I recently had a birthday and evaluated how I wanted to spend the next year of my very blessed life. Probably with some surprise to my daughter and son-in-law as well as other people, I volunteered to take care of my one and only grandson, Gibson, with Bethany returning to teaching K.

While Gibson naps, I read and write and sometimes nap too. My other daughter, Haley, one of the happiest people I know, gave me a book, Solve For Happy by Mo Gawdat. Despite being well-off, he was not happy. Mo eventually realized he was personally responsible for his happiness. Early in the book, he focuses on babies and concludes they are happy as long as they have a full stomach, sleep, get their diaper changed, and receive loving attention. It is what I have observed while taking care of Gibson. He is happy around-the-clock!

Mo then ponders why many of us lose this happiness over time, some sooner than others. He encourages us to reset our happiness button. Well, Gibson is certainly enhancing my happiness. As I enter his home and our eyes meet, he smiles; he smiles throughout the day until he is hungry or needs a nap; and, he smiles as his parents return from teaching all day and then looks my way as I exit with a smile that seems to be saying I will see and play with you tomorrow. We have become the best of friends.

Admittedly, I have faced a few challenges. Surely, all of his toys have passed strict requirements because he wants to put everything in his mouth. At the same time, I am still concerned he will get choked on the safety tag or another small part if somehow chewing it off. I didn't realize how easily he could get out of one pant leg with me trying to get the other one on; however, I am improving with my technique. There was an early diaper change when I didn't think about the importance of being quick until a steady stream was whizzing by my chest. Of course, he was grinning, and I had to grin too.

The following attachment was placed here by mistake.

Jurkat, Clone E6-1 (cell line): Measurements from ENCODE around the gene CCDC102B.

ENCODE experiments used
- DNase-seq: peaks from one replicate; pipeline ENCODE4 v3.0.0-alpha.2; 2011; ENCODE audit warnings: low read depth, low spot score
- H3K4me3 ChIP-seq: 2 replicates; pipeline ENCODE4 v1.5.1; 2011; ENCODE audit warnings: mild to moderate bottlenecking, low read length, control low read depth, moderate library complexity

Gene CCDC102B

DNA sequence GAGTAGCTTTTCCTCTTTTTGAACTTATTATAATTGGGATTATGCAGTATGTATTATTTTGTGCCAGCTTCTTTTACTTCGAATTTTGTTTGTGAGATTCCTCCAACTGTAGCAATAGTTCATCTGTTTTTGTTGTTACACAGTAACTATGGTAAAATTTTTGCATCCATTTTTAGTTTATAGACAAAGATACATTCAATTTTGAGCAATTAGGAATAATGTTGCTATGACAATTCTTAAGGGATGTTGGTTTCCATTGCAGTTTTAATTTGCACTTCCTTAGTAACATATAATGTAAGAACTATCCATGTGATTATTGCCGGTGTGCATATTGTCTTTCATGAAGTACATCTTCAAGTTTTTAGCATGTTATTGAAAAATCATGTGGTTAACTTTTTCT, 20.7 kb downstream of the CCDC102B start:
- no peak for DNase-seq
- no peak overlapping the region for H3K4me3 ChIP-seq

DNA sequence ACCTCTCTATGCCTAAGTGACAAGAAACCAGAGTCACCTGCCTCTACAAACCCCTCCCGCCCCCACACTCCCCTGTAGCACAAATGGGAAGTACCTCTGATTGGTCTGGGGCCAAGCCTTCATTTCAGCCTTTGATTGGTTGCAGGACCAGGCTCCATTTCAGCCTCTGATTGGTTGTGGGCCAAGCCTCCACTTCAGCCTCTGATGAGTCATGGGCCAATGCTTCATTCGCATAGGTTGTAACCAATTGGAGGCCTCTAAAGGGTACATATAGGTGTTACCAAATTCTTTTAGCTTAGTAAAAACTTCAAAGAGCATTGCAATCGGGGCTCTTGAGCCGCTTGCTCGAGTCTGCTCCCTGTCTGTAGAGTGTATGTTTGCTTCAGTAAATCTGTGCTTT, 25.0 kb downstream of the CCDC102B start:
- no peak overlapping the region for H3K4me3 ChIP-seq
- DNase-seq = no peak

Now, I have diaper changing down to quite the system even though the system is sometimes slowed down due to other deposits. Gibson hasn't figured out that a back flip away from my body could put him right on his head. With no warning, he suddenly kicks against me and shoots out. Fortunately, he has yet to get away. There was the time my cell phone dropped from my shirt pocket on his forehead when bending down to play. I still see his look and the tears, and I was crushed.

In just over a month on the job, Gibson can now stay and play with an item in a sitting position until seeing something else of interest. Then, he finds a way to get it. At first, it was the lunging technique which now has changed to crawling. He thinks his territory is restricted to two small quilts, but I suspect by Christmas he will be crawling all over the house. We change play and learning centers in short intervals throughout the day. Gibson knows where we are going and what the options are at each center even though I try to do something unexpected to keep him guessing. The other day, he took three plastic washers up a pole when the day before he could only take them down. We only had worked on that maneuver a few minutes. He made his grandpa quite proud. I am amazed at what and how fast Gibson is learning. To be a small part of it is an honor, one that I will always cherish.

I am learning some valuable lessons too. When teaching fifth grade, I had the opportunity to observe other teachers for my evaluation one year. Unfortunately, I did not observe a K classroom. I think all teachers, no matter the level, should be encouraged to observe K and preschool. Young children learn so much before school. What kind of teacher would I be today if returning to fifth grade? Well, I would be a better different and take even a stronger stand against the emphasis on standardized testing.

If interested in more about Mo's work, you can tune into solveforhappy.com or onebillionhappy.org, two sites that have attracted a lot of people. May we all find that baby happiness!